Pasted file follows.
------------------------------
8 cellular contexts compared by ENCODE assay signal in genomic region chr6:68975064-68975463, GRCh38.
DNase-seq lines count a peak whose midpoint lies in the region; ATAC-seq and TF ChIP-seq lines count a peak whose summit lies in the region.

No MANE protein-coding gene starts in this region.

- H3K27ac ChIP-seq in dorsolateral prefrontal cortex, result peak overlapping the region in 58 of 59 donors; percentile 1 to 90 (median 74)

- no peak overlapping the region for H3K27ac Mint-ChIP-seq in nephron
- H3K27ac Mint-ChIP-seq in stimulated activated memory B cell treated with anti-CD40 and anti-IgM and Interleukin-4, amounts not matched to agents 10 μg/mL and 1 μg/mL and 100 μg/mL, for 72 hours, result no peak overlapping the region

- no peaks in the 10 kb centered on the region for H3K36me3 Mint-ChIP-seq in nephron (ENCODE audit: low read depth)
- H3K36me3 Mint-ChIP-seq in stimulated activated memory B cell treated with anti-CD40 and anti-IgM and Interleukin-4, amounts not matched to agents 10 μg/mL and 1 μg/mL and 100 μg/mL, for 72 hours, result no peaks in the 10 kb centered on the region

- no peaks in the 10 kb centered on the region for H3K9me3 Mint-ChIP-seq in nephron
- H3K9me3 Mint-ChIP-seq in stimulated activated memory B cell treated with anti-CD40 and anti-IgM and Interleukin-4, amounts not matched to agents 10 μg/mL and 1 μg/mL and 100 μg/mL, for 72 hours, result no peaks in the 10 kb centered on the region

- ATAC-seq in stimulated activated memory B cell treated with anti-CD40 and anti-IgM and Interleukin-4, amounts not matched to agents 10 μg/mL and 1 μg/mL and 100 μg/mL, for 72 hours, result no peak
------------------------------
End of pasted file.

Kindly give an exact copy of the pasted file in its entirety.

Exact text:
8 cellular contexts compared by ENCODE assay signal in genomic region chr6:68975064-68975463, GRCh38.
DNase-seq lines count a peak whose midpoint lies in the region; ATAC-seq and TF ChIP-seq lines count a peak whose summit lies in the region.

No MANE protein-coding gene starts in this region.

- H3K27ac ChIP-seq in dorsolateral prefrontal cortex, result peak overlapping the region in 58 of 59 donors; percentile 1 to 90 (median 74)

- no peak overlapping the region for H3K27ac Mint-ChIP-seq in nephron
- H3K27ac Mint-ChIP-seq in stimulated activated memory B cell treated with anti-CD40 and anti-IgM and Interleukin-4, amounts not matched to agents 10 μg/mL and 1 μg/mL and 100 μg/mL, for 72 hours, result no peak overlapping the region

- no peaks in the 10 kb centered on the region for H3K36me3 Mint-ChIP-seq in nephron (ENCODE audit: low read depth)
- H3K36me3 Mint-ChIP-seq in stimulated activated memory B cell treated with anti-CD40 and anti-IgM and Interleukin-4, amounts not matched to agents 10 μg/mL and 1 μg/mL and 100 μg/mL, for 72 hours, result no peaks in the 10 kb centered on the region

- no peaks in the 10 kb centered on the region for H3K9me3 Mint-ChIP-seq in nephron
- H3K9me3 Mint-ChIP-seq in stimulated activated memory B cell treated with anti-CD40 and anti-IgM and Interleukin-4, amounts not matched to agents 10 μg/mL and 1 μg/mL and 100 μg/mL, for 72 hours, result no peaks in the 10 kb centered on the region

- ATAC-seq in stimulated activated memory B cell treated with anti-CD40 and anti-IgM and Interleukin-4, amounts not matched to agents 10 μg/mL and 1 μg/mL and 100 μg/mL, for 72 hours, result no peak